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Here is a simple guide to get you started making paper cuts.

I have been making them for several years now and have discovered that they are a really good way to make a beautiful card, especially when time is against you. I make these each time a birthday or holiday comes around because if the design ends up a bit iffy, the lace-like delicacy of the paper stops anyone from caring. (And you can get away with not drawing your own design*)

In this tutorial I will walk you through the basics along with some tips and tricks to make it that much easier.

*Within copyright laws

Step 1: What You Need

Here's an overview of what you need, we'll go over it in greater detail in a moment.

-Cutting Board
-Scalpel
-Card or paper
-Gluestick (preferably a bad one)
-Masking Tape
-An image you want to cut out
-Clear sticky tape
-Plain white paper (or in a contrasting shade to your card)

-Ruler

Scalpel: Any scalpel/cutting knife will do (x-acto etc) so long as it comes to a sharp point and is flexible. A stanely knife/box cutter (typically) just won't do the job: it is too clunky to get all the fine details. I bought my scalpel at the local art supply shop and prefer them to X-acto because the blade doesn't break on me.

Spare blades: Can be bought wherever you got the scalpel. Take a note of the number (10 A etc) of the blade that comes supplied as this one will definitely fit. There are lots of different types of blade shape but I haven't noticed much difference in performance.

Card: I have made paper cuts with paper as thick as 385 GSM (about 2 mm thick) and have seen artists use rice paper in their work. The thinner the paper is, the easier it is to cut, but the less it will tolerate mistakes and tearing. The thicker the paper you use, the harder it is to cut shapes out, but the more abuse you can put it through. For cards like this, newsagent card stock works pretty well. I like to use blacks, dark blues or purples as they have a high contrast.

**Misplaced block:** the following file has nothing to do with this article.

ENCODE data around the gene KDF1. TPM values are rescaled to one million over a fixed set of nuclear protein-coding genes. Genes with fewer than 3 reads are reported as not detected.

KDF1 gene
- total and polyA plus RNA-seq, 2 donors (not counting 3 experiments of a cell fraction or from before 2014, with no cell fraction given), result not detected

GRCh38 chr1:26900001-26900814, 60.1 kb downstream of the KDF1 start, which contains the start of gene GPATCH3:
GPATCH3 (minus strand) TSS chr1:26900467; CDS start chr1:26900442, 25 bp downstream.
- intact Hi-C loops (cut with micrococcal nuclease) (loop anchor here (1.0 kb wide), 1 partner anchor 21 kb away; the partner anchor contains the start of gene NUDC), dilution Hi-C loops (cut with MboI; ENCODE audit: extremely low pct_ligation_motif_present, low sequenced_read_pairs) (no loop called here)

The Image: It is easiest if you have your image printed in another piece if paper, that way you don't have to erase any lines. You can draw your own, or like I did, find an image online and cut it out. Line art from the 1900's works pretty well as a lot of the thinking is done for you (also, depending on your country, it should be out of copyright).

How did you do your wasps? I notice i looks like its jigsaw pieced together or am i missing something in regards to making sure there are supports with this one. It sure is awesome x
I think this one might look a bit jigsaw-y because I attached supports to the wasps' (wobbly looking) legs at some points. But there is no difference in technique. I decided where my cloud was going to be, cut the supports to there and then was able to cut out the wasps and negative space. Does that answer your question?
<p>I think I missed this one. Congratulations for the judge's prize. Your tricks are totally worth learning :)</p>
<p>Congrats on making finalist! How was your sleep until now?Are you waiting for the big announcement? What prize would you like to receive? :D</p>
<p>Great instructions! I'm for sure going to try this!</p>
<p>Looks awesome. Paper can be made into such art. </p>
<p>It looks to be painstaking work! Thank you for sharing!!</p>
This is great stuff. Reminds me of scroll saw work.<br>Very nice.

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